Combustible Celluloid
 
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With: Meryl Streep, Robert Redford, Ashley Judd, Isabel Allende, Van Jones (narrators), Bill McKibben, Stewart Brand, Paul Hawken, Tom Turner, Doug Scott, Martin Litton, Jerry Mander, John Adams, Carl Pope, Robert Bullard, Stephanie Mills, Rex Wyler (interviewees)
Written by: Tom Turner
Directed by: Mark Kitchell
MPAA Rating: NR
Language:
Running Time: 101
Date: 15/03/2013
IMDB

A Fierce Green Fire (2013)

3 Stars (out of 4)

What a Way to Run a Planet

Full disclosure: my friend and former editor at Greencine.com, Craig Phillips, is an associate producer on A Fierce Green Fire.

Filmmaker Mark Kitchell, of the Oscar-nominated Berkeley in the Sixties (1990), returns after a long absence with the documentary A Fierce Green Fire, which charts the overall history of the environmental movement of the last century. Divided into five sections, each with its own celebrity voiceover, it begins with John Muir and the attempt to protect national parks from being flooded, moves through the Sierra Club, Greenpeace, "save the whales," and many other key moments.

Now, I grew up in a house that was violently opposed to the Sierra Club. My dad wasn't an anti-environmentalist, so to speak, but he was very much against the actions of the Sierra Club. I couldn't help thinking what it would have been like to watch this movie with my dad. Would it have changed his mind? Regarding the movie's first three-fifths, the answer is, rigidly, no.

Kitchell's presentation is a classic "preaching-to-the-converted" one. It takes a defensive stance, clearly acknowledging that an opposition exists. Yet it never addresses the opposition's view. It very simply assumes that any opposing view is wrong. Now, of course, you could argue that this is the correct way to go, especially when the movie gets to its fourth part, showing how the Amazonian rubber tapper Chico Mendes was murdered over his environmental activism. The movie allows the viewer to assume that cold-blooded, heartless corporations bent only on power and profit did this horrific deed. And it's easy to get worked up. But the movie doesn't actually provide any research or proof.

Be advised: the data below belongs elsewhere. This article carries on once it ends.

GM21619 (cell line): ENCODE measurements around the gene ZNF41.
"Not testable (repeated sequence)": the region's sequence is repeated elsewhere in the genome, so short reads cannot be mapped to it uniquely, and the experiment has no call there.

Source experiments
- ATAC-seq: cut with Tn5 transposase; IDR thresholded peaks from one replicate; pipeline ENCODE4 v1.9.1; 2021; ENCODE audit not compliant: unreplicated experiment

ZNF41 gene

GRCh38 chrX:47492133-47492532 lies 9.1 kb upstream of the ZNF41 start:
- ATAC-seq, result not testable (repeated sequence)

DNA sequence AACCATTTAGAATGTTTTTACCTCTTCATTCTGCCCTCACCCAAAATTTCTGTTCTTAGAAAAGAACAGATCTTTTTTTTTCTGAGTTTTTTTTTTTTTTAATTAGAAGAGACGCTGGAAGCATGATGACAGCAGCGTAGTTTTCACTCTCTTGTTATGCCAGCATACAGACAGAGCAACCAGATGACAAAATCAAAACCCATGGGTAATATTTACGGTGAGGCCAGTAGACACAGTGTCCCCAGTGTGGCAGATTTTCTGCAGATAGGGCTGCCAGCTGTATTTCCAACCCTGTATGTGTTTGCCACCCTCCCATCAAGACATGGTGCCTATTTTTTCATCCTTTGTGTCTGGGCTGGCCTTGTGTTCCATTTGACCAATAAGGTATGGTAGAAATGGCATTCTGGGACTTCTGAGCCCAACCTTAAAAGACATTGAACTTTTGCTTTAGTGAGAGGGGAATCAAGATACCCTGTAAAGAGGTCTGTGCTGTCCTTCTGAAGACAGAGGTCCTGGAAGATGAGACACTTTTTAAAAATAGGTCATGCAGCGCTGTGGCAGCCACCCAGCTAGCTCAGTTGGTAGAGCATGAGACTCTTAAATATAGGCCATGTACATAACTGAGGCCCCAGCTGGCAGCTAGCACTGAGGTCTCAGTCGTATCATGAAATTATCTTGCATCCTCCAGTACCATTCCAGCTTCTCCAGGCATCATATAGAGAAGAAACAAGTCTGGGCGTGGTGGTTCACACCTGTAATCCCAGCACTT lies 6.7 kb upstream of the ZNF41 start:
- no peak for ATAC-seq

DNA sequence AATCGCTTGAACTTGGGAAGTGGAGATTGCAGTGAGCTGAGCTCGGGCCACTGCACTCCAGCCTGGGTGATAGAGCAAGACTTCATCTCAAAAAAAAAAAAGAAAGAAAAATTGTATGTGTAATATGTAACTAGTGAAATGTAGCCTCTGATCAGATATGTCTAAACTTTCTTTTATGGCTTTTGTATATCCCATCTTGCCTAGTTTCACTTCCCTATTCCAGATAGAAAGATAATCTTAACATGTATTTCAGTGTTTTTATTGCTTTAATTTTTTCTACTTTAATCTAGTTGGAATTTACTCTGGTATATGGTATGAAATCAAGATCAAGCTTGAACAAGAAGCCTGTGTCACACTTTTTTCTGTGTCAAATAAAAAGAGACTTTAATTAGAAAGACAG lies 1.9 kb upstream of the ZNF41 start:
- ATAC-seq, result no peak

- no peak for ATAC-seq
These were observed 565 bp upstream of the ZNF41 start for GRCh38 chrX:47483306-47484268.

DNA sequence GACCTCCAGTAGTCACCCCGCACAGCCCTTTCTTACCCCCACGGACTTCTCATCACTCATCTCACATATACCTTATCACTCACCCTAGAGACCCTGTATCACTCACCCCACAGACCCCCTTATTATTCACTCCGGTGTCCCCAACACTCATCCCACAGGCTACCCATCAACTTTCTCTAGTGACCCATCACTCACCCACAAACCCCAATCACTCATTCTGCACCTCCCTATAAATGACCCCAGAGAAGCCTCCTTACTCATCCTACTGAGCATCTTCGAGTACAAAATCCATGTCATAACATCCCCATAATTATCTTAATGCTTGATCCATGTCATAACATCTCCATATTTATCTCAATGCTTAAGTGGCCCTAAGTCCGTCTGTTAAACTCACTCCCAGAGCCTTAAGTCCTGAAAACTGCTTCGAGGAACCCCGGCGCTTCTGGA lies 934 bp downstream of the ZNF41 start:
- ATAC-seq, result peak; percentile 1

When the movie gets to its fifth part, the climate crisis, Kitchell's presentation begins to make sense. (Kitchell was wise enough to save his ace-in-the-hole, Meryl Streep, to narrate this part.) No matter who the opposition is, or what they think, or how they operate, does not matter even a tiny bit compared to the colossal problem that exists with the earth's rising temperature. We know that various U.S. presidents have ignored global warming, and we know that other politicos have tried to pass it off as a giant hoax. But it's real, and even certain naysayers are starting to come around (see also Chasing Ice).

The tone in this final part is totally stripped of arrogance or argument. It's simply stated as a sad fact, with a kind of awe. Whales? We didn't have any idea. The interviewees explain that they underestimated the hugeness of the global warming problem, and that nobody in their right mind could have seen it coming. All political and financial conflict needs to be set aside to deal with it. Yet conflict still exists, and may exist well past the point of no return.

If the point of A Fierce Green Fire is to dissipate conflict and join all viewers together under one big cause, then it finally succeeds. One final interviewee wisely explains that, if you like to breathe air, drink clean water, and eat good food, you're an environmentalist. But before the movie gets to that place, it wobbles dangerous close to alienating the people it most needs to convince. I just hope they (my dad and others) watch all the way to the end to realize what a powerful trial-and-error story this is.

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